Work on implementing recent climate agreements, including a new green fund, will start next month despite wrangling over the future of the Kyoto Protocol, a top UN official said on Thursday.
Christiana Figueres, head of the UN climate change secretariat, said the Green Climate Fund as well as the work agenda for this year's UN climate talks will be discussed at a ministerial meeting hosted by Mexico in March.
Uncertainty has been growing over the future of the Kyoto Protocol, the first legally binding treaty to cut greenhouse gases, with Japan, Russia and Canada insisting they will not extend emission cuts.
Although most governments including developing nations support an extension, the three holdouts want all top emitters, notably China and the United States, to agree a new treaty beyond 2012, when Kyoto's first period ends.
Figueres, in Japan for an informal meeting of climate envoys from about 30 governments, shrugged off the possibility that the main UN climate forum of all countries in Bangkok in April will be overshadowed by disagreements about Kyoto.
Kyoto is not a new issue although governments will have to address and make "some decision" by a year-end climate summit in Durban, South Africa, she said.
"There are many ideas that have been considered to find a middle of the way path forward … They have to come to some decision in Durban," she said in an interview with Reuters.
Figueres also downplayed concern that a further rise in oil prices could undermine global economic recovery and provide an excuse or hurdle for governments to avoid immediate initiatives on cutting emissions.
"The fact that we have high oil prices is not for the first time in history. So it's not such a historical issue that would affect the climate talks this year."
Oil's price volatility has been a compelling argument for governments to change the energy mix, she said.
Asked if the gap over Kyoto could be narrowed by reintroducing wording that would let developing countries list "voluntary commitments" to curb their emissions, Figueres said it would be hard to win support for the idea. It was rejected by developing nations in 1997 when Kyoto was agreed.
"It is absolutely the decision of the governments to decide how they want to take the Kyoto Protocol forward. But I don't think your particular suggestion there is the one which would find a lot of support," she said.
As for Japan's idea of a new bilateral market mechanism with developing countries to cut emissions by encouraging its private sector's low-carbon technology and financial support, Figueres said "voluntary" emission-cut actions are always welcome.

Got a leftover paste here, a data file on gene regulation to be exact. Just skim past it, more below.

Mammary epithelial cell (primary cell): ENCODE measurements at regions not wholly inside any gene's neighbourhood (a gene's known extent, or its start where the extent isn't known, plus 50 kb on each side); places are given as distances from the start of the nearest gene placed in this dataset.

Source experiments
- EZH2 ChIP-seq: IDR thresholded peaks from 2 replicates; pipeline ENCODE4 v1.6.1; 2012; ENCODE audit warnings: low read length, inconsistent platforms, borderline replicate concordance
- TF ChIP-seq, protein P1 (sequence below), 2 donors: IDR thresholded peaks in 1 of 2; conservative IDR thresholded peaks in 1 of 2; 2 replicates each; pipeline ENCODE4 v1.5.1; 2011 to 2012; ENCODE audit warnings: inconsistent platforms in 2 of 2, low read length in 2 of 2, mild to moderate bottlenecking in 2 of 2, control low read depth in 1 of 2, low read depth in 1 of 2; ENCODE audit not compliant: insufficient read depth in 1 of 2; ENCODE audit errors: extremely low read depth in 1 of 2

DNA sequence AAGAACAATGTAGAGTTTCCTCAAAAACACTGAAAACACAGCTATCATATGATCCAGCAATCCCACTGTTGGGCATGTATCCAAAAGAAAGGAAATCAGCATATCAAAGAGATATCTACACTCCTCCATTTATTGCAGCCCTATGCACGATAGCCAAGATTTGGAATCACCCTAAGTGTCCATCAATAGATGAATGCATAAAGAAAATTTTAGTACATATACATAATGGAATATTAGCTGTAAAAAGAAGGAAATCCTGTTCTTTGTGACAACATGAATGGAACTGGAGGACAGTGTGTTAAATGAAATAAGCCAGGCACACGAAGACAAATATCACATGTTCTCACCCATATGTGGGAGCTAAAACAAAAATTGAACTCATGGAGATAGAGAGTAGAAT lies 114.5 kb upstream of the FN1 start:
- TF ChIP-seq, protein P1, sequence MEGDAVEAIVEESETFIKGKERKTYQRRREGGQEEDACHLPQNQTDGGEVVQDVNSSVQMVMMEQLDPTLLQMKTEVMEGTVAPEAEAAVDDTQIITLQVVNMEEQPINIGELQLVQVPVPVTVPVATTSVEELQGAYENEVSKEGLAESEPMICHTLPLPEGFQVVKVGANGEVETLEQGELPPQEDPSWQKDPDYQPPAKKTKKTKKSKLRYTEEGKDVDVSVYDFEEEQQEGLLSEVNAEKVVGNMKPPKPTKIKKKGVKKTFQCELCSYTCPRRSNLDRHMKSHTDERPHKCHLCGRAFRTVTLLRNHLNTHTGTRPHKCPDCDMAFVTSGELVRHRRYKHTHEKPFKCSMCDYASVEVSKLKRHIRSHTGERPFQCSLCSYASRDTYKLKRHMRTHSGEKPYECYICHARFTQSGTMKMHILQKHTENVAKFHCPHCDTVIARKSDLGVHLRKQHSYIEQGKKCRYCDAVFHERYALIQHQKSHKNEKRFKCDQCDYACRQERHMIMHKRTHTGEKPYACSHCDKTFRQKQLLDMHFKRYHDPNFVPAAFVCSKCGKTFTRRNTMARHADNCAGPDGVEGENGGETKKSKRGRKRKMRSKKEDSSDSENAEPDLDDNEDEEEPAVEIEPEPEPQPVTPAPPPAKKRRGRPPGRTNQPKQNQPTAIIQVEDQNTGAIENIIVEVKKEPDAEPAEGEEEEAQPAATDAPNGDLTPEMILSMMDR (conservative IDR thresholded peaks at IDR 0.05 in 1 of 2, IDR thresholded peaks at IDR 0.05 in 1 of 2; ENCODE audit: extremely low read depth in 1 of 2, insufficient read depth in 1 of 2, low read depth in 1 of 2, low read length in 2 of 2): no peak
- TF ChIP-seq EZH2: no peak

But she said unlike a carbon offset scheme under Kyoto, called the Clean Development Mechanism (CDM), they are not part of an international compliance system.
Japan has pressed ahead with plans for bilateral deals, in which it invests in energy conservation and clean energy projects in developing countries in exchange for credits, hoping this will help it meet its obligatory target to reduce greenhouse gas emissions at home.
Japan has criticized the CDM as too rigid and inefficient to provide funds for such projects in developing countries.
"Bilateral mechanisms that have been devised here in Japan are to provide offsets for the voluntary targets of the Japanese industry, which does not have a relationship, at least for the time being, with any international target or international compliance system," she said.
Figueres said Japan can make extensive use of the CDM's existing methodologies and reflect its views to improve the CDM if it wants to.
The government and Japanese companies have been major buyers of carbon offsets under the CDM and other market schemes to meet Tokyo's 2008-2012 emission cut goals.
Despite Japan's reservations about extending Kyoto, some Japanese companies have continued trading Kyoto offsets, as an agreement by countries that met in Cancun, Mexico, in December enables Japan to use CDM and other Kyoto Protocol market schemes without joining a second period of Kyoto.